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Kenneth McCormick 1961 – 1970: Mr. McCormick was the inaugural Chair of the Sydenham Valley Conservation Authority since its inception in 1961 serving in that role for almost a decade. During those formative years, the Authority embarked on an ambitious land acquisition program and built the foundation for our Conservation Areas you see today. The Authority also began to grapple with options to deal with flooding in Dresden and Wallaceburg. To deal with the flooding in Wallaceburg, the Authority finally settled on a diversion off the North Branch of the Sydenham River into the St. Clair River.
Lloyd Galbraith 1971 – 1980: Mr. Galbraith was Chair during much of the planning and early construction of the W. Darcy McKeough Floodway. At the same time, the Dresden Floodplain Acquisition Program was also initiated. The Authority expanded in 1973 and again in 1974 to become the St. Clair Region Conservation Authority. This was a period of development for the network of Conservation Areas acquired by the Conservation Authority. The Conservation Authority partnered with the City of Sarnia to construct the Sarnia seawall as part of the Sarnia Centennial Park development.
Charles McEwen 1981 – 1987: Mr. McEwen, prior to joining the board, was the long-time Secretary Treasurer of the Authority. He also served as Chair of the Association of Conservation Authorities of Ontario in 1987. The W. Darcy McKeough Floodway, Ontario’s largest flood diversion project, was completed in 1984. Programs expanded over this period in response to important watershed needs such as the tree planting program that started in 1980 and grew to be one of the largest programs in the region.
William Boyd 1988 – 1993: Mr. Boyd took over the reigns as Chair as the Conservation Authority began to focus on the Lake Huron shoreline. The Shoreline Management Plan was completed and shoreline protection in Bright’s Grove got underway. Between 1989 and 1993, over 1 km of shoreline was protected. The CURB, Clean Up Rural Beaches Implementation Program, was launched in 1992 after four years of study. The program was the first the Authority offered that provided grants to landowners to implement agricultural best management programs and to improve septic systems.
Ted Butler: 1994 – 1996: Early in Mr. Butler’s tenure as Chair, the Authority began a partnership with the County of Lambton to manage their natural spaces. This partnership has grown over the years to include 7 properties totaling 1,300 acres. Mr. Butler guided the Conservation Authority through one of its most challenging periods. Following a reduction in provincial transfer payments by 70%, the Authority staff compliment was reduced by half. The remaining staff worked with the Chair and the Board to develop a business plan which put Conservation Authority back on a path to success.
Elizabeth Tenhoeve 1997 – 2000: During Mrs. Tenhoeve’s time as Chair, we continued to find innovative ways to re-establish conservation programs in the region. We were able to secure the support of industry to help fund conservation education. The Conservation Authority embarked on the development of a recovery strategy for Species at Risk in the Sydenham River. This became Canada’s first ecosystem-based recovery strategy. It also marked our move into the digital age with the purchase of digital aerial photography and the establishment of our Geographic Information System.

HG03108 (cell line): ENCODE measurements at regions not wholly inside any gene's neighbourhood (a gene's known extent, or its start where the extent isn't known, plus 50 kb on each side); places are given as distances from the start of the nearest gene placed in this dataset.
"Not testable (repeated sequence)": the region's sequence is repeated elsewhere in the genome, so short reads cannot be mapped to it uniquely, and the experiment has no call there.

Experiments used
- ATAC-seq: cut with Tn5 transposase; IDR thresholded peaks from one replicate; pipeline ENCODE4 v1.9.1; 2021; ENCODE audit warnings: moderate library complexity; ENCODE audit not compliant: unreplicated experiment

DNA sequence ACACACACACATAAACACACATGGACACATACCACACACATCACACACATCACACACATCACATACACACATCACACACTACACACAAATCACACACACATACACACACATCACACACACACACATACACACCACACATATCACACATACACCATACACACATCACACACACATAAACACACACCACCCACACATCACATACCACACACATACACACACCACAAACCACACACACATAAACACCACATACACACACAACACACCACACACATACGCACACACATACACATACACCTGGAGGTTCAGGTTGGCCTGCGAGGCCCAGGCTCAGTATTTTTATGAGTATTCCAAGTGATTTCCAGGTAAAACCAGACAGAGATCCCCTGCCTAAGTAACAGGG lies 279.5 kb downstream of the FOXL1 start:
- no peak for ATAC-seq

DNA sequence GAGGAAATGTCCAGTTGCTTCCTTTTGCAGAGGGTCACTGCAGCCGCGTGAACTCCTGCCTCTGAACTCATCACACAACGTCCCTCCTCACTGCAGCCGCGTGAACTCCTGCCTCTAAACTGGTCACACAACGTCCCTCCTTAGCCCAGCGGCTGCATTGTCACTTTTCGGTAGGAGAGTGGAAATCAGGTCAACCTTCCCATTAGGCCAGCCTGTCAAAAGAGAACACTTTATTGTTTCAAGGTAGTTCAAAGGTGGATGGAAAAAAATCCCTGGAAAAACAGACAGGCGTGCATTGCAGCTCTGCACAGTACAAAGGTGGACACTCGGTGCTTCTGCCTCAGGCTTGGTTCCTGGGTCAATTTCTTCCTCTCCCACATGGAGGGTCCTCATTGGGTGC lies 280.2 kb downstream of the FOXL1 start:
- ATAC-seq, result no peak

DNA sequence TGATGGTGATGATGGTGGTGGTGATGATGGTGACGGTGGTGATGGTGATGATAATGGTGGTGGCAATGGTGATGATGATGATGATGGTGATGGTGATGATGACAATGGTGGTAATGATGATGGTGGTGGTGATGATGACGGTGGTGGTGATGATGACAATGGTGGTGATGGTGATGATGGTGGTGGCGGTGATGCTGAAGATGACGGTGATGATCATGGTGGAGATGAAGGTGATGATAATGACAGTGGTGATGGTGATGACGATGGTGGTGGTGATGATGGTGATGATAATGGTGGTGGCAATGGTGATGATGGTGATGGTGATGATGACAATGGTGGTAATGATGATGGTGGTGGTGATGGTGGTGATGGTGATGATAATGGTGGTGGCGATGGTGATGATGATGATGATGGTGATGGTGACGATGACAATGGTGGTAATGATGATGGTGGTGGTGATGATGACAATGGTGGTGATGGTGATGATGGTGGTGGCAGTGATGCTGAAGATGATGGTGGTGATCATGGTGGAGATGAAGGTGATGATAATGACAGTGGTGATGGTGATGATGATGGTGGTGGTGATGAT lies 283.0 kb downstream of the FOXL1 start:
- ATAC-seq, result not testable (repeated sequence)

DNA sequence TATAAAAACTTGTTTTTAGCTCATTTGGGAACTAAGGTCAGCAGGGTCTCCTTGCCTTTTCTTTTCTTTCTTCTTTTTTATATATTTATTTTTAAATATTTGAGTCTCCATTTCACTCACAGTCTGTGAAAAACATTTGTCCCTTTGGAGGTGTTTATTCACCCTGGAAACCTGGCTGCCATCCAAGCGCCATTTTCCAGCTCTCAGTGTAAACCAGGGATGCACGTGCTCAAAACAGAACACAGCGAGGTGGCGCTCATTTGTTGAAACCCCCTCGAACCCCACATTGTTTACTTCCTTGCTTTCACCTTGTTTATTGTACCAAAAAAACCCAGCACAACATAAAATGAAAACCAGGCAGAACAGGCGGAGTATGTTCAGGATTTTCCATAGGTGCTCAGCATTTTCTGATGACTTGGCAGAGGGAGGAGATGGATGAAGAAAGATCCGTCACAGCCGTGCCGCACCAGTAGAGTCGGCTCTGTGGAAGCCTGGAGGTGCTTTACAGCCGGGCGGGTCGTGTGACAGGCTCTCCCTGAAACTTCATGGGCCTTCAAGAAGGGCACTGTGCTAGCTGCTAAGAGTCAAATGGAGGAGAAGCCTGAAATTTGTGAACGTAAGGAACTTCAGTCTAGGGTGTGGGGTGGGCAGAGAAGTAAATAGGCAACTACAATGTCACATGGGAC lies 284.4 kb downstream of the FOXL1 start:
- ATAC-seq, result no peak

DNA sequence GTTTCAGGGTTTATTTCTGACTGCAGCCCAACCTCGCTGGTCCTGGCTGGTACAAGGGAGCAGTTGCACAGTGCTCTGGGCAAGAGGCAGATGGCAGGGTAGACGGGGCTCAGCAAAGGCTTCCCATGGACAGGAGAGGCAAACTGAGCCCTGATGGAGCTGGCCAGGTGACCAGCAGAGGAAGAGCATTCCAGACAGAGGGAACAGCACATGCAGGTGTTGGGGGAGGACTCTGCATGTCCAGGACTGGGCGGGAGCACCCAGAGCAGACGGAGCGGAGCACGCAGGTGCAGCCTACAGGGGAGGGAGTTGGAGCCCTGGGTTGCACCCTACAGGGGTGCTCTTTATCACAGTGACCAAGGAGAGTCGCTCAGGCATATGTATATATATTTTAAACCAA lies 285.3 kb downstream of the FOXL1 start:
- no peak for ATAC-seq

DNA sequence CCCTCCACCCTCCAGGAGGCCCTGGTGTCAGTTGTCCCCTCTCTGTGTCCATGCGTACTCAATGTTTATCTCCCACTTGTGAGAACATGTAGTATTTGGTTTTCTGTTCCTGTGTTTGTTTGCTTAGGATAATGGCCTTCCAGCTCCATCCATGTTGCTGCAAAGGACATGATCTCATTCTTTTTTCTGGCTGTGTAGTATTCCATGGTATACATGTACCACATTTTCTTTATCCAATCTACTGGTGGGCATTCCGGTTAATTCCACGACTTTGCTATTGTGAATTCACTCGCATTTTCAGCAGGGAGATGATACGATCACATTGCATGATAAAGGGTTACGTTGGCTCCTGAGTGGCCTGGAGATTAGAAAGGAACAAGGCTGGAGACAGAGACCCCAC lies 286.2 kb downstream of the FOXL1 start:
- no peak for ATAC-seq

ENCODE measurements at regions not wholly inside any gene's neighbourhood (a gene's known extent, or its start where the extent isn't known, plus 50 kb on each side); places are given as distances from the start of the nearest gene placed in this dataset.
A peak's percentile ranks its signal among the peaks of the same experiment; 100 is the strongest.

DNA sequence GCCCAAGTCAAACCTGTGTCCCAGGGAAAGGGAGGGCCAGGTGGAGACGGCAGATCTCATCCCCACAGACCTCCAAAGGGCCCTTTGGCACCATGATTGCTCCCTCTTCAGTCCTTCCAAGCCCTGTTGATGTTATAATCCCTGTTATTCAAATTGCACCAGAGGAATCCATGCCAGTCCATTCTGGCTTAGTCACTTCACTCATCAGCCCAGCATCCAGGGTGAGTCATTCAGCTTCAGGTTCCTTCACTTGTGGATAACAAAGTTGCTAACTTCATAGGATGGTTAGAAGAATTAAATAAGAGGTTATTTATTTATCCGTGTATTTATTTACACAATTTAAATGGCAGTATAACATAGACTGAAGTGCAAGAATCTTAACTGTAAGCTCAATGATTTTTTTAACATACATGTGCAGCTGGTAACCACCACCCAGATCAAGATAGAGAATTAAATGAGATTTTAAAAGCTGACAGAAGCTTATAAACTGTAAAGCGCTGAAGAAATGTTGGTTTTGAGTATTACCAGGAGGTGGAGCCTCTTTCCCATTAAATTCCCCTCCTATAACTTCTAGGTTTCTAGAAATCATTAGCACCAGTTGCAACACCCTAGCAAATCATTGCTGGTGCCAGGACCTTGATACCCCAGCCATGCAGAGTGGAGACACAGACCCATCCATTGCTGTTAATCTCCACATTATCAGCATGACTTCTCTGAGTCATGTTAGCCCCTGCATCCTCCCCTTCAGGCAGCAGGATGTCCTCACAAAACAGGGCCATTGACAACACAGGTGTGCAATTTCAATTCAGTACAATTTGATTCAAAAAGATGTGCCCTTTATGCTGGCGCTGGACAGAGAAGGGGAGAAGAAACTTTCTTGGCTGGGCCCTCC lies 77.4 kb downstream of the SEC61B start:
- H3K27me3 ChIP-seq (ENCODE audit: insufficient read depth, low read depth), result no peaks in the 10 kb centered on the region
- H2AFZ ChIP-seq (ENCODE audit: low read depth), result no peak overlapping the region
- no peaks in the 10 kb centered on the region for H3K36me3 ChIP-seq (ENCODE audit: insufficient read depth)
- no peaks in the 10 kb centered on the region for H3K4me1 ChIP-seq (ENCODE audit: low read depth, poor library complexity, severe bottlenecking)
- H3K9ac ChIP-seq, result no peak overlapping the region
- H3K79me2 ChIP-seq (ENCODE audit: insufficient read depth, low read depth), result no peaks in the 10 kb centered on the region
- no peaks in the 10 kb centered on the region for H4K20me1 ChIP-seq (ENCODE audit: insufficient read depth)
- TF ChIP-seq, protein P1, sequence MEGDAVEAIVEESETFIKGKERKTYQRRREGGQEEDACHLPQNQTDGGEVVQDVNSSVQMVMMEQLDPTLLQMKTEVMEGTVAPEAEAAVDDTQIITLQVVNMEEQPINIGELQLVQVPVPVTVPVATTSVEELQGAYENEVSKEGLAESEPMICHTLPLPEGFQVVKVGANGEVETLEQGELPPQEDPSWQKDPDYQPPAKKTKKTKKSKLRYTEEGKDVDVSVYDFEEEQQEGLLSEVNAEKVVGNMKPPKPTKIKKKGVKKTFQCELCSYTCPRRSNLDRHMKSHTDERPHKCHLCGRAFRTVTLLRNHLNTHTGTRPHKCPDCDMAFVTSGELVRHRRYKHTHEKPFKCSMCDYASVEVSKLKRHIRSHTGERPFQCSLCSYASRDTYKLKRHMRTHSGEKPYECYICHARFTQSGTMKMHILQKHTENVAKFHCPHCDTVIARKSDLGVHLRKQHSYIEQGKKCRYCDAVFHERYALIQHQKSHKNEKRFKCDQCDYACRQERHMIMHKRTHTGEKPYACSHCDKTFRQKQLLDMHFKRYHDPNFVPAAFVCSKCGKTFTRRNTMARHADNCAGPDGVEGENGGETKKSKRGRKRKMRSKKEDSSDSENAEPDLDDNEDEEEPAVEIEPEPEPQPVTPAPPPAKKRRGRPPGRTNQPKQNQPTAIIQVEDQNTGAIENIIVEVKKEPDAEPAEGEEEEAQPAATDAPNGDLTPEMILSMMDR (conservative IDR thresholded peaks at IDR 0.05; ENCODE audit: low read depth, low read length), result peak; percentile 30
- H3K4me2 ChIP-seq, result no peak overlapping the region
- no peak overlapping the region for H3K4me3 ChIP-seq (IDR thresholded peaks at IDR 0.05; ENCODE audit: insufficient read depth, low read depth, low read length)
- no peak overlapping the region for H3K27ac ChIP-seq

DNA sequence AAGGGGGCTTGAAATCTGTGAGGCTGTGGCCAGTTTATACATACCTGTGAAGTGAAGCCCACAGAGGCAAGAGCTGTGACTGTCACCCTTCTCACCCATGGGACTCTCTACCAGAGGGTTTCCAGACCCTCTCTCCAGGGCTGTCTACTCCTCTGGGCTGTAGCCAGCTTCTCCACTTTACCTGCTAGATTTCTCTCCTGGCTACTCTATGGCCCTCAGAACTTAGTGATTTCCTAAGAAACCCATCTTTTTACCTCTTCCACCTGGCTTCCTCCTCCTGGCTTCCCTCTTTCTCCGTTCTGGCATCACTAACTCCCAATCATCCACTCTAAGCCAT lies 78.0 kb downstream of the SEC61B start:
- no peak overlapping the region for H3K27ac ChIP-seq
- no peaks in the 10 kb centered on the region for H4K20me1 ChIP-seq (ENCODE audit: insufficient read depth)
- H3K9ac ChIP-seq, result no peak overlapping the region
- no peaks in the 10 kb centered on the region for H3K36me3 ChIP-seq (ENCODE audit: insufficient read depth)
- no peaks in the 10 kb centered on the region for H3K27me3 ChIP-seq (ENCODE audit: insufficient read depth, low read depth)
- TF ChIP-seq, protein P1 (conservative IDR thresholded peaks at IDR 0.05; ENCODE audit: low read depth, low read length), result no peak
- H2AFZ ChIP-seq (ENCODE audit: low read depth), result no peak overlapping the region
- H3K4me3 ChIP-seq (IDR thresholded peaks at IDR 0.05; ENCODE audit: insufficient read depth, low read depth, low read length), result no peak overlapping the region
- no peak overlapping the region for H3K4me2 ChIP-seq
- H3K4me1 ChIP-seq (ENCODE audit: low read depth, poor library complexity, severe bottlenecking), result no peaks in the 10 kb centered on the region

Norm Giffen 2001 – 2007; and 2009: Mr. Giffen held the Chair as the Authority progressed into scientific monitoring of watershed conditions including, flood monitoring, fish species, benthics and water quality. Over this period, we expanded our Healthy Watershed program which provided financial incentives and technical advice for projects that help reduce nutrient loading into our rivers and lakes. The Conservation Authority joined with Upper Thames River and Lower Thames Valley Conservation Authorities to begin collecting the science behind our local Drinking Water Source Protection Plan. The jurisdiction of the Conservation Authority was expanded once again to include a portion of Lambton Shores.
Andy Bruziewicz 2010 – 2013: As Chair, Mr. Bruziewicz presided over our 50th anniversary celebration. The Conservation Authority continued its work with local industry with an agreement with Enbridge to naturalize over 185 acres – this was a significant project and reflected the importance local industry placed in supporting our conservation efforts. The Conservation Authority also expanded its role with the St. Clair River AOC, working with the federal and provincial governments to work toward delisting the river as an Area of Concern.
Steve Arnold 2008 and 2013 – present: Mr. Arnold is our current Chair and is working with staff and our Board as we face the challenges ahead. We are accomplishing this by developing innovative partnerships such as the Healthy Lake Huron Program. In order to further engage with the community, the Conservation Authority has been reporting back on the health of our watersheds through our Watershed Report Cards. Mr. Arnold has been a champion of our scholarship program that supports future conservationists.